Day Zero Diagnostics has introduced Keynome gAST, a genomic testing method that uses AI to speed up sepsis diagnosis by directly analyzing bacterial genomes from patient samples, potentially transforming treatment and reducing mortality. Researchers at Day Zero Diagnostics have developed Keynome gAST, an AI-based antimicrobial sensitivity genomic test that quickly predicts antimicrobial resistance by analyzing bacterial genomes from blood samples. This breakthrough, showcased at the ASM Microbe, could significantly enhance sepsis diagnosis and treatment, speeding up decision-making and potentially saving lives in the face of increasing antimicrobial resistance.

Sepsis is a potentially deadly infectious complication and accounts for 1.7 million hospitalizations and 350,000 deaths per year in the United States. A rapid and accurate diagnosis is crucial, as the risk of mortality increases by up to 8% every hour without effective treatment. However, the current diagnostic standard relies on culture growth, which typically takes 2 to 3 days. Doctors may choose to administer broad-spectrum antibiotics until more information is available for an accurate diagnosis, but these may have limited efficacy and potential toxicity for the patient.

Innovative AI Approach in Diagnosis

In a study presented at the ASM Microbe, a team from Day Zero Diagnostics unveiled a new approach to antimicrobial sensitivity testing using artificial intelligence (AI). Their system, Keynome gAST, or genomic antimicrobial sensitivity test, bypasses the need for culture growth by analyzing whole bacterial genomes extracted directly from patients’ blood samples. Preliminary results are based on studies that collected samples from 4 hospitals in the Boston area.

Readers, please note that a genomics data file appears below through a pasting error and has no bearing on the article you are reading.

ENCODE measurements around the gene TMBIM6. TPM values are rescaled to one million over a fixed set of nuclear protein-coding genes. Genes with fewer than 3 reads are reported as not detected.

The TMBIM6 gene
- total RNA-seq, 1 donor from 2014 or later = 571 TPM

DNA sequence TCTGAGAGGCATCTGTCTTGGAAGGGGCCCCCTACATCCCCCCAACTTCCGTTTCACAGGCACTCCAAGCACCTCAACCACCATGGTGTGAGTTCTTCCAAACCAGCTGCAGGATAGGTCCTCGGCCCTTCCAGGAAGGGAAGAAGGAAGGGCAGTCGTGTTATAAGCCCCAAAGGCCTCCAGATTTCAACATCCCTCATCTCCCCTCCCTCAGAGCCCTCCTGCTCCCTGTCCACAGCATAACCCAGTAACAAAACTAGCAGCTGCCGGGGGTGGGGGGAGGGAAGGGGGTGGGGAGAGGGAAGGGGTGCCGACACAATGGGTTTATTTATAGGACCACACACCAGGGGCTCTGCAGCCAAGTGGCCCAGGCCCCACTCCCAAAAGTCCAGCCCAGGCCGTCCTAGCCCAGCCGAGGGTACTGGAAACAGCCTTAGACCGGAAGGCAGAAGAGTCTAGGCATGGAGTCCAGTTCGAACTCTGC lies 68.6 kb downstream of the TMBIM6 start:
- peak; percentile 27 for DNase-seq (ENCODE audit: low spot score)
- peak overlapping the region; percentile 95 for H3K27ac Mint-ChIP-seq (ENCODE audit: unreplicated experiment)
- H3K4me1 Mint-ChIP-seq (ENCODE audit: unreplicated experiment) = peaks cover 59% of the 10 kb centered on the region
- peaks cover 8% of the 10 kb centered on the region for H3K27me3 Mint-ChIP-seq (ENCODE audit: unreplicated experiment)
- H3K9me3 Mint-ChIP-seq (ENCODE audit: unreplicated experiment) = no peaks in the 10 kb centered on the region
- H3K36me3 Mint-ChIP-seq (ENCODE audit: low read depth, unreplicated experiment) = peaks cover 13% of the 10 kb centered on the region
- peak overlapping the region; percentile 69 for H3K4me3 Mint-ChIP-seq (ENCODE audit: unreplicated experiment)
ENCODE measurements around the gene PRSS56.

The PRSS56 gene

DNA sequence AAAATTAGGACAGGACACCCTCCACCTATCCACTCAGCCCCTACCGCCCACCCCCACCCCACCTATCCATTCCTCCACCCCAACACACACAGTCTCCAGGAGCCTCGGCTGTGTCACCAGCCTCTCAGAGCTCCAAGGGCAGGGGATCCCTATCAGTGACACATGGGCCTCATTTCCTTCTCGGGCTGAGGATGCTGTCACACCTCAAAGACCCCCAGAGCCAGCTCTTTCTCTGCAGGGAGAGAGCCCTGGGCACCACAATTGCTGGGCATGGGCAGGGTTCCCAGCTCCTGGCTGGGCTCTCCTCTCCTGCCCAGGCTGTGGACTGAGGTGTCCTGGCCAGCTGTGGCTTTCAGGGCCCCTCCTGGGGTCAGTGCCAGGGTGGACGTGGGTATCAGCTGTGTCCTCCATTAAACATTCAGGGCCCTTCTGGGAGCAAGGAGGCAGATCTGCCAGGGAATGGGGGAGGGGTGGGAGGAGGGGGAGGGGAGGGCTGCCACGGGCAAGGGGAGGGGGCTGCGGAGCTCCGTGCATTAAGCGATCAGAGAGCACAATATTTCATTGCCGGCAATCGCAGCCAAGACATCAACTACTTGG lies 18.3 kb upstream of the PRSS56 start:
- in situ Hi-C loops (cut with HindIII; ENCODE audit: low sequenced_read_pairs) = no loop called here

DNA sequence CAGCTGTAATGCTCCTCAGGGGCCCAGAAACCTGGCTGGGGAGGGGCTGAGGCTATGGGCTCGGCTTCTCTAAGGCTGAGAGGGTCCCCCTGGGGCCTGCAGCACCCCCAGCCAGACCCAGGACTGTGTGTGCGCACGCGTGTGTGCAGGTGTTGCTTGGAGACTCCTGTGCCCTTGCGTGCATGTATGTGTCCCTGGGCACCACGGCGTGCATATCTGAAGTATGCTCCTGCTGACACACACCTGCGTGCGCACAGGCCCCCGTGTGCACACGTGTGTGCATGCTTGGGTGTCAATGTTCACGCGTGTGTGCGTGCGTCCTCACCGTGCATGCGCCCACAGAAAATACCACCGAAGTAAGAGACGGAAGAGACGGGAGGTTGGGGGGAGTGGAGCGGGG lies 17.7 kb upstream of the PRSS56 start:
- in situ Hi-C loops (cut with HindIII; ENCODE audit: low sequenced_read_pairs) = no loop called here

Revolutionizing Sepsis Treatment through Machine Learning

Unlike traditional methods that rely on known resistance genes, machine learning algorithms autonomously identify resistance and sensitivity factors based on data from a constantly expanding large-scale database of over 75,000 bacterial genomes and 800,000 sensitivity test results (48,000 bacterial genomes and 450,000 sensitivity test results at the time of this study). This allows for rapid and accurate predictions of antimicrobial resistance, revolutionizing sepsis diagnosis and treatment.

Future Directions and Implications

“The result is a first-of-its-kind demonstration of a comprehensive and high-precision prediction of antimicrobial sensitivity and resistance on clinical samples directly from blood,” said Jason Wittenbach, Ph.D., Director of Data Science at Day Zero Diagnostics and lead author of the study. “This represents a crucial demonstration of the feasibility of rapid antimicrobial resistance diagnosis based on machine learning, which could revolutionize treatment, reduce hospital stays, and save lives.” Researchers suggest that further studies are needed, given the limited sample size, but the results could contribute to significant advancements in patient outcomes in the face of the growing threat of antimicrobial resistance and the need for rapid sepsis diagnosis and treatment.

Funding for this research was partly provided by the Combating Antibiotic-Resistant Bacteria Biopharmaceutical Accelerator (CARB-X).

The development of AI-driven diagnostic tools like Keynome gAST holds immense promise in transforming the way sepsis is diagnosed and treated, offering hope for more effective and timely interventions that can ultimately save lives. This innovative approach represents a significant step forward in the fight against sepsis and antimicrobial resistance, highlighting the potential of AI in revolutionizing healthcare practices.